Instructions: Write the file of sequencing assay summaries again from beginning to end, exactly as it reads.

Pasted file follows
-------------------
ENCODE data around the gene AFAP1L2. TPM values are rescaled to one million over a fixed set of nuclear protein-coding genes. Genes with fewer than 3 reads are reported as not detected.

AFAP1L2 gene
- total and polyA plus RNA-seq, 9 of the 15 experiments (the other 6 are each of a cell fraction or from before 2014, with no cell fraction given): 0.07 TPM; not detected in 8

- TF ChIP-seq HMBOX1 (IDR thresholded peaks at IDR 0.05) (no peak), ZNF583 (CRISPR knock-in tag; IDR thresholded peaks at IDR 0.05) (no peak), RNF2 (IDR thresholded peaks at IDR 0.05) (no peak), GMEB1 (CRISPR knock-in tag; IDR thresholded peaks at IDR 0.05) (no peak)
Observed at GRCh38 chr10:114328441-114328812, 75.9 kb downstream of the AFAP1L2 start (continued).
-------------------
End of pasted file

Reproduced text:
ENCODE data around the gene AFAP1L2. TPM values are rescaled to one million over a fixed set of nuclear protein-coding genes. Genes with fewer than 3 reads are reported as not detected.

AFAP1L2 gene
- total and polyA plus RNA-seq, 9 of the 15 experiments (the other 6 are each of a cell fraction or from before 2014, with no cell fraction given): 0.07 TPM; not detected in 8

- TF ChIP-seq HMBOX1 (IDR thresholded peaks at IDR 0.05) (no peak), ZNF583 (CRISPR knock-in tag; IDR thresholded peaks at IDR 0.05) (no peak), RNF2 (IDR thresholded peaks at IDR 0.05) (no peak), GMEB1 (CRISPR knock-in tag; IDR thresholded peaks at IDR 0.05) (no peak)
Observed at GRCh38 chr10:114328441-114328812, 75.9 kb downstream of the AFAP1L2 start (continued).